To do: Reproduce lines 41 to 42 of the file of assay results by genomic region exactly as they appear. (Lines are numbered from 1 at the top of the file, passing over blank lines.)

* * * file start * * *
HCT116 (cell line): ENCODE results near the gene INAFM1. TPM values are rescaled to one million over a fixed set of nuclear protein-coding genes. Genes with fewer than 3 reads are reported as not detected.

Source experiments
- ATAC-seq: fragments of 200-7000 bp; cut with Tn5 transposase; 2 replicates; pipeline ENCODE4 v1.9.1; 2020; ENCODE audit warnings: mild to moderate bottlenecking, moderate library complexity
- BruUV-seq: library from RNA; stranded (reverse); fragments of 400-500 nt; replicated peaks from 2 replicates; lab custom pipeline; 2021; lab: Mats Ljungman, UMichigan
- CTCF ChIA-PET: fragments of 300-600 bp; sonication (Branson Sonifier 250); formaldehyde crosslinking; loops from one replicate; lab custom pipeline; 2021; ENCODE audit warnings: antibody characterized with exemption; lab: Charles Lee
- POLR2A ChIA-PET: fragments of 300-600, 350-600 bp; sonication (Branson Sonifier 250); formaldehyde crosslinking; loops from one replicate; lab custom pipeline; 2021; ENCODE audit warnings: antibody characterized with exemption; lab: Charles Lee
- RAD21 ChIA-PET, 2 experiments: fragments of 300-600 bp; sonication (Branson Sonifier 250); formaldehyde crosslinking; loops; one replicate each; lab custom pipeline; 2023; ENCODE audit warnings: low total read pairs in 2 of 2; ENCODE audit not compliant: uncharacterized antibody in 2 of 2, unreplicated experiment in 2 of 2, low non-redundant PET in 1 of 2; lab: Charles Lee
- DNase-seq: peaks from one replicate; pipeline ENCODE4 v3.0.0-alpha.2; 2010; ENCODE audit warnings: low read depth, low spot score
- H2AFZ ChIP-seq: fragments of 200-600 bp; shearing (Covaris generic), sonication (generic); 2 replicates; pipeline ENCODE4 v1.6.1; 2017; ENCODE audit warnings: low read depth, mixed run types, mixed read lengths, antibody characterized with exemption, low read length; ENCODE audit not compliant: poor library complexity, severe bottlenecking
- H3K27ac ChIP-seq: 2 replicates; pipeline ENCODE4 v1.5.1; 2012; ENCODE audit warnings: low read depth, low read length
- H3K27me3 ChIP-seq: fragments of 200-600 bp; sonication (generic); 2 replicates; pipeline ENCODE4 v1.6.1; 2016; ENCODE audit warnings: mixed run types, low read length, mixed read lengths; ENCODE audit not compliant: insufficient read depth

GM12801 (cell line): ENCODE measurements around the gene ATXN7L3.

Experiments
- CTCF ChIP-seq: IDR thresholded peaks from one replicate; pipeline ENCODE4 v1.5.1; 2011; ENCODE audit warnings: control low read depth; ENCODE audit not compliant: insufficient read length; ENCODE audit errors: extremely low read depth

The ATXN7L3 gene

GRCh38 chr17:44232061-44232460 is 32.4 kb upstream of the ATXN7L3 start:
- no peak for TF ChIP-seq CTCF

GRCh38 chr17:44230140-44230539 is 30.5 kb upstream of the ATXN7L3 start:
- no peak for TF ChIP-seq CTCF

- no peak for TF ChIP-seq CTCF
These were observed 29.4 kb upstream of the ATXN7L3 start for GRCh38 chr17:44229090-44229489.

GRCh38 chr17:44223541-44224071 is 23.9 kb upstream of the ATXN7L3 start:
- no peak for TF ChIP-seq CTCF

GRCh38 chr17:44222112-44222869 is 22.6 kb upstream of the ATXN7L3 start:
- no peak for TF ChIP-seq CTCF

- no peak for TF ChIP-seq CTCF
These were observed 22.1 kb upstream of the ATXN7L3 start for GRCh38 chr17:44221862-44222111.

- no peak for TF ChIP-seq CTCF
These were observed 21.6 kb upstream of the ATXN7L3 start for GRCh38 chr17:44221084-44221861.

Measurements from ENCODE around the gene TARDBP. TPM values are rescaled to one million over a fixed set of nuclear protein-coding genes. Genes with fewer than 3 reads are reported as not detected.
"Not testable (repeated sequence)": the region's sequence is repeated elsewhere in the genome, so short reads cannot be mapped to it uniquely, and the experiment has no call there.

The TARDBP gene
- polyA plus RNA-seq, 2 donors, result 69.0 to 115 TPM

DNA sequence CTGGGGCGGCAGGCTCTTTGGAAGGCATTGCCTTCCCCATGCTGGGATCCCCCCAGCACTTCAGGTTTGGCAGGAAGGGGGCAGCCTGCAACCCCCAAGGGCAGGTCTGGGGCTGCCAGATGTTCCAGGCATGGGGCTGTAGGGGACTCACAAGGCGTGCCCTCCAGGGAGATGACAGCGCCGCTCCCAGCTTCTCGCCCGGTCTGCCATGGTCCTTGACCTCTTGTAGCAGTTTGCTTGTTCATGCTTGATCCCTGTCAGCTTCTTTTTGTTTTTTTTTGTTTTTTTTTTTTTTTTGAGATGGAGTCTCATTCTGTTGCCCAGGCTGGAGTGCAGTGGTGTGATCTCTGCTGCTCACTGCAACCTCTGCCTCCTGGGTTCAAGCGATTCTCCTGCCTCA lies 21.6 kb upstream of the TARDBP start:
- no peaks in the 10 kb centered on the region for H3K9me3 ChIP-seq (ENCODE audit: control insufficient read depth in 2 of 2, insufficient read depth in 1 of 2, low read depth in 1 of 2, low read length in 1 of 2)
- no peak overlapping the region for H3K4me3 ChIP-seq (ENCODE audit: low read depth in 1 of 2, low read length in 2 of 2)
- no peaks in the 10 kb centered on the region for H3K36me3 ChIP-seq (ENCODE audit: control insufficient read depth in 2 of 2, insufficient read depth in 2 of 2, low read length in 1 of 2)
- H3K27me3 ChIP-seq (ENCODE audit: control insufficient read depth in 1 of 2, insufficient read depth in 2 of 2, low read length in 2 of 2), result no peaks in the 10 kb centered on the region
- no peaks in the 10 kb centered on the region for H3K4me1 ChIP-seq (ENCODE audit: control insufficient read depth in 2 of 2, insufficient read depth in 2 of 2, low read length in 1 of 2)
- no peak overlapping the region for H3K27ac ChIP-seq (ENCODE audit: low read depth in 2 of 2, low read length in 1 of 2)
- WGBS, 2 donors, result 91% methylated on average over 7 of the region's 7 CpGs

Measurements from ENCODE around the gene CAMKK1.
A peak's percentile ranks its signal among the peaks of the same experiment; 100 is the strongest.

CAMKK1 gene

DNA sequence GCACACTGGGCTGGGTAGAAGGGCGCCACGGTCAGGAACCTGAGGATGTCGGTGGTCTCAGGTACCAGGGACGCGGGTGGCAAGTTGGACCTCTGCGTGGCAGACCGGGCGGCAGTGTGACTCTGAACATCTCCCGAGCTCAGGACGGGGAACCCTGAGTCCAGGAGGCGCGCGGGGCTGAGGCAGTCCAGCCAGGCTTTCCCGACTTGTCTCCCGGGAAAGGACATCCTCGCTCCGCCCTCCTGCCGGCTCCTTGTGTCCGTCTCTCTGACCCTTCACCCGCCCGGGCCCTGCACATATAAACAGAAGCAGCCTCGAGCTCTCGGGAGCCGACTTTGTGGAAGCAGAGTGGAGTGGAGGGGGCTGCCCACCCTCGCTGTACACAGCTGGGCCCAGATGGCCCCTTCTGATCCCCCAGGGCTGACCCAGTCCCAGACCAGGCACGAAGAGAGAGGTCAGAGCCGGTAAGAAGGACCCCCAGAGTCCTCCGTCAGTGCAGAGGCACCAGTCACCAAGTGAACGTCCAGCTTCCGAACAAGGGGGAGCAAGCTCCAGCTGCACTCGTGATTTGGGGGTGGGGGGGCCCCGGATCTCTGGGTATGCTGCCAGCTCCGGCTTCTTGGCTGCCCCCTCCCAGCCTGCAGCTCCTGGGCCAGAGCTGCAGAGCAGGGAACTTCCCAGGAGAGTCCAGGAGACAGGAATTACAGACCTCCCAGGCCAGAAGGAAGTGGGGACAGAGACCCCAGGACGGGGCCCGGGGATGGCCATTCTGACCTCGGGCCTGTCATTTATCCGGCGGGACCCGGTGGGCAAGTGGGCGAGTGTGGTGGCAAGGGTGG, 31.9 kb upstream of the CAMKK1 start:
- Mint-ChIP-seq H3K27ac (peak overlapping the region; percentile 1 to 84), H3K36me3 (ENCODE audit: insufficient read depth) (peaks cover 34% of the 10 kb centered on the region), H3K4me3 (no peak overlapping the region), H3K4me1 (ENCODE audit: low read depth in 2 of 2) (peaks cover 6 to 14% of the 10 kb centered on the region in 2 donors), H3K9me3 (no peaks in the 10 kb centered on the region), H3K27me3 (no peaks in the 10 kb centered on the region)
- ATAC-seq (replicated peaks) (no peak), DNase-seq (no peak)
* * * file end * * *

- WGBS, 2 donors, result 91% methylated on average over 7 of the region's 7 CpGs

Measurements from ENCODE around the gene CAMKK1.